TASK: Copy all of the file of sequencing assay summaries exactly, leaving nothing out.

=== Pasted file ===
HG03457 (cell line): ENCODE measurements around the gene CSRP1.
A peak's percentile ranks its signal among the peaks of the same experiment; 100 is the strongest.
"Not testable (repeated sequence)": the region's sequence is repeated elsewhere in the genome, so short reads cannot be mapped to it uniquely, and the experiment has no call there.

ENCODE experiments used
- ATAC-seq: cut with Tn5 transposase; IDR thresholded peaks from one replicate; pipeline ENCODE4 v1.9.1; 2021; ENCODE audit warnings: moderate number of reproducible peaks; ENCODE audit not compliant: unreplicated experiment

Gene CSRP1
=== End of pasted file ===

HG03457 (cell line): ENCODE measurements around the gene CSRP1.
A peak's percentile ranks its signal among the peaks of the same experiment; 100 is the strongest.
"Not testable (repeated sequence)": the region's sequence is repeated elsewhere in the genome, so short reads cannot be mapped to it uniquely, and the experiment has no call there.

ENCODE experiments used
- ATAC-seq: cut with Tn5 transposase; IDR thresholded peaks from one replicate; pipeline ENCODE4 v1.9.1; 2021; ENCODE audit warnings: moderate number of reproducible peaks; ENCODE audit not compliant: unreplicated experiment

Gene CSRP1